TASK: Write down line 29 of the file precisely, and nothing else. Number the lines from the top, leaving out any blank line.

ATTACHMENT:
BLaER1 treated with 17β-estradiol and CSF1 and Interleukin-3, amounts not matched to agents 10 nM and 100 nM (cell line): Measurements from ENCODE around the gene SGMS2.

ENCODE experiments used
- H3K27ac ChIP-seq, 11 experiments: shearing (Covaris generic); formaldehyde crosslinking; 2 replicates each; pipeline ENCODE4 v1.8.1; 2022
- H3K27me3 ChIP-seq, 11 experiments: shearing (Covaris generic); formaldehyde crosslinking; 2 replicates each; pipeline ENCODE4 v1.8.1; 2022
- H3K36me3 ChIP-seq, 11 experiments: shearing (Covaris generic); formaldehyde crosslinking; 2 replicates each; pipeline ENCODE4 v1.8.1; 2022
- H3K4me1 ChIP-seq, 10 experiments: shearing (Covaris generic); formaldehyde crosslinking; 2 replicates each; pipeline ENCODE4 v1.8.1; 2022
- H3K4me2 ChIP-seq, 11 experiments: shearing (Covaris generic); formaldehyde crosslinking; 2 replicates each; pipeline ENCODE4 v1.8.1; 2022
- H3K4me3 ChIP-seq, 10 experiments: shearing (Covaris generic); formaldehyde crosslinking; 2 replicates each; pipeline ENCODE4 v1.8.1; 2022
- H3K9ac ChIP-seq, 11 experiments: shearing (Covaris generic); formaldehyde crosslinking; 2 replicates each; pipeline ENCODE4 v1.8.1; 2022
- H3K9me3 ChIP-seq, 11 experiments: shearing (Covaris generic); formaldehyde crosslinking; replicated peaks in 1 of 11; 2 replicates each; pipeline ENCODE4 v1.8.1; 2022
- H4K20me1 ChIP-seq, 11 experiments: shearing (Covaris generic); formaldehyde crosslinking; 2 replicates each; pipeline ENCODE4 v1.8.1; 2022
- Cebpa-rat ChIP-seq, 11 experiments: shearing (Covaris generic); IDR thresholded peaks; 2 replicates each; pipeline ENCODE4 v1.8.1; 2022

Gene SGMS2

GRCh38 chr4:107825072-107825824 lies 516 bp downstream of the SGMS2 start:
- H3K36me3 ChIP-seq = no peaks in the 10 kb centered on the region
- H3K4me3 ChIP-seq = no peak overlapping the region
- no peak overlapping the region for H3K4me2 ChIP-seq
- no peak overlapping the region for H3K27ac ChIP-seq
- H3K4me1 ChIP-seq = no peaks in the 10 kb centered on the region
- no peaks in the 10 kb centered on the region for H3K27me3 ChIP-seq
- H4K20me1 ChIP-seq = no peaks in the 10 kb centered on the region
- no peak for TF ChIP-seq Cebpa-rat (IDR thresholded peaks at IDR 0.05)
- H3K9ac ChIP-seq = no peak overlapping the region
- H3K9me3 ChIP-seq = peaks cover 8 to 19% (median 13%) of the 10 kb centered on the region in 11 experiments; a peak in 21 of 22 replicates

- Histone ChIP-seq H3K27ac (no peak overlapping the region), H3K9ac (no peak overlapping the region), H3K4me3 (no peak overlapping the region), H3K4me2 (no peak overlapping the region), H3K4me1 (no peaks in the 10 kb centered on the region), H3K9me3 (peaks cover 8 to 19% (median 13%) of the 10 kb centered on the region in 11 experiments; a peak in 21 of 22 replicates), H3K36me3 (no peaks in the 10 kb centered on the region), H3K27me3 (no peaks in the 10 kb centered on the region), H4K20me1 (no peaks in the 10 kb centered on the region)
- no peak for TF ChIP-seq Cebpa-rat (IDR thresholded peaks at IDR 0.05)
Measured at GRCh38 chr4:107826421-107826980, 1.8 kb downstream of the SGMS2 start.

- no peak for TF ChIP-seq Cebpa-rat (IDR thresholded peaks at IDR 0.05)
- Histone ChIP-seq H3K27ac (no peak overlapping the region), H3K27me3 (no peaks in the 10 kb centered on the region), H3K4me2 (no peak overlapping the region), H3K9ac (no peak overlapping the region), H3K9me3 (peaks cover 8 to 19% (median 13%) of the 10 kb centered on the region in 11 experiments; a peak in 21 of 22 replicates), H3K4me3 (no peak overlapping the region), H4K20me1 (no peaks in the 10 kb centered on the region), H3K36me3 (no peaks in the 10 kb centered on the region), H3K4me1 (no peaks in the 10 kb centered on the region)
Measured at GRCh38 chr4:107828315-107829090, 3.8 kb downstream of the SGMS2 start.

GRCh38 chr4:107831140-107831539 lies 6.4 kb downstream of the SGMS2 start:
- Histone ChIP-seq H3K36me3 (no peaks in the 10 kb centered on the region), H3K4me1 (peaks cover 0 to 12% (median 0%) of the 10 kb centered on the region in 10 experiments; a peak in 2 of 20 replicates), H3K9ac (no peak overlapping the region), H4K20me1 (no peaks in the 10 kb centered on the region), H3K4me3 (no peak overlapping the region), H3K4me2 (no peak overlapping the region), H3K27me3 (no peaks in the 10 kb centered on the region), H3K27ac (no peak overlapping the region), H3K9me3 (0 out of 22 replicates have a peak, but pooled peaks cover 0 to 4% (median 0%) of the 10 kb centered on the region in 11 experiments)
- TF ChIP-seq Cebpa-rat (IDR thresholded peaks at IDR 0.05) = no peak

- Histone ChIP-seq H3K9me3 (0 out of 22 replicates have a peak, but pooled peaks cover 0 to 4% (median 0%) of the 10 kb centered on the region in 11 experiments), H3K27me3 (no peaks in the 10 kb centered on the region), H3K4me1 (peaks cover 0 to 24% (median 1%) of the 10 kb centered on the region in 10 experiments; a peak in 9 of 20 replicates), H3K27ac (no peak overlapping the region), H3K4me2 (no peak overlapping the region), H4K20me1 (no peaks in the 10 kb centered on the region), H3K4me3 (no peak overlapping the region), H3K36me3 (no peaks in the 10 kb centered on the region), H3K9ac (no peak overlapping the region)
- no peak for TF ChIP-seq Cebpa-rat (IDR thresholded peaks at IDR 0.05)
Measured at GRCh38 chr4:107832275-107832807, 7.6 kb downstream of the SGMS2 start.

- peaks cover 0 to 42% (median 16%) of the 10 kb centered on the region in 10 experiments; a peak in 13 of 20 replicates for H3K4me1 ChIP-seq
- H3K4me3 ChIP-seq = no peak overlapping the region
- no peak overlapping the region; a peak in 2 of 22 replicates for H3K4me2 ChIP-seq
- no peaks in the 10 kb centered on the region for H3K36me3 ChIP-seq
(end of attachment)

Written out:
- Histone ChIP-seq H3K27ac (no peak overlapping the region), H3K27me3 (no peaks in the 10 kb centered on the region), H3K4me2 (no peak overlapping the region), H3K9ac (no peak overlapping the region), H3K9me3 (peaks cover 8 to 19% (median 13%) of the 10 kb centered on the region in 11 experiments; a peak in 21 of 22 replicates), H3K4me3 (no peak overlapping the region), H4K20me1 (no peaks in the 10 kb centered on the region), H3K36me3 (no peaks in the 10 kb centered on the region), H3K4me1 (no peaks in the 10 kb centered on the region)